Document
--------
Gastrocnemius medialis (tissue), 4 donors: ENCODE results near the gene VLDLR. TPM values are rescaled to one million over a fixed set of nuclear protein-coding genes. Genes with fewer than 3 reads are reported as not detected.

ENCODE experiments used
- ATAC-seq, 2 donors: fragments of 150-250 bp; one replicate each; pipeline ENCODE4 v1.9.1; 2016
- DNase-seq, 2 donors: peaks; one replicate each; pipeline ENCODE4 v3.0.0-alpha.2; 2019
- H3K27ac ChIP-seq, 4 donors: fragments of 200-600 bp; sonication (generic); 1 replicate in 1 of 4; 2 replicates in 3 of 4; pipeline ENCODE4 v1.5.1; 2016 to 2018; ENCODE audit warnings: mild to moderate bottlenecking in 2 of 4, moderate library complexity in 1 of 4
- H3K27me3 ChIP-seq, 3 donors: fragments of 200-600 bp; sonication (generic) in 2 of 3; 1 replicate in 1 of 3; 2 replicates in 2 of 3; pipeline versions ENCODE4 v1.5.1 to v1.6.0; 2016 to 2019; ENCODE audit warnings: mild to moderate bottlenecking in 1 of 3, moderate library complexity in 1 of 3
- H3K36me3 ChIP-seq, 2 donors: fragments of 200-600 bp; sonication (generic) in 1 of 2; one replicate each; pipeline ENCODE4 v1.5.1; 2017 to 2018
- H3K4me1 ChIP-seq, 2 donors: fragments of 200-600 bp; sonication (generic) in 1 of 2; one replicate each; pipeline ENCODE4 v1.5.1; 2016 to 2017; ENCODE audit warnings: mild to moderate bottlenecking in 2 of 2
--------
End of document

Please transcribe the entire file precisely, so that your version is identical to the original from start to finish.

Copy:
Gastrocnemius medialis (tissue), 4 donors: ENCODE results near the gene VLDLR. TPM values are rescaled to one million over a fixed set of nuclear protein-coding genes. Genes with fewer than 3 reads are reported as not detected.

ENCODE experiments used
- ATAC-seq, 2 donors: fragments of 150-250 bp; one replicate each; pipeline ENCODE4 v1.9.1; 2016
- DNase-seq, 2 donors: peaks; one replicate each; pipeline ENCODE4 v3.0.0-alpha.2; 2019
- H3K27ac ChIP-seq, 4 donors: fragments of 200-600 bp; sonication (generic); 1 replicate in 1 of 4; 2 replicates in 3 of 4; pipeline ENCODE4 v1.5.1; 2016 to 2018; ENCODE audit warnings: mild to moderate bottlenecking in 2 of 4, moderate library complexity in 1 of 4
- H3K27me3 ChIP-seq, 3 donors: fragments of 200-600 bp; sonication (generic) in 2 of 3; 1 replicate in 1 of 3; 2 replicates in 2 of 3; pipeline versions ENCODE4 v1.5.1 to v1.6.0; 2016 to 2019; ENCODE audit warnings: mild to moderate bottlenecking in 1 of 3, moderate library complexity in 1 of 3
- H3K36me3 ChIP-seq, 2 donors: fragments of 200-600 bp; sonication (generic) in 1 of 2; one replicate each; pipeline ENCODE4 v1.5.1; 2017 to 2018
- H3K4me1 ChIP-seq, 2 donors: fragments of 200-600 bp; sonication (generic) in 1 of 2; one replicate each; pipeline ENCODE4 v1.5.1; 2016 to 2017; ENCODE audit warnings: mild to moderate bottlenecking in 2 of 2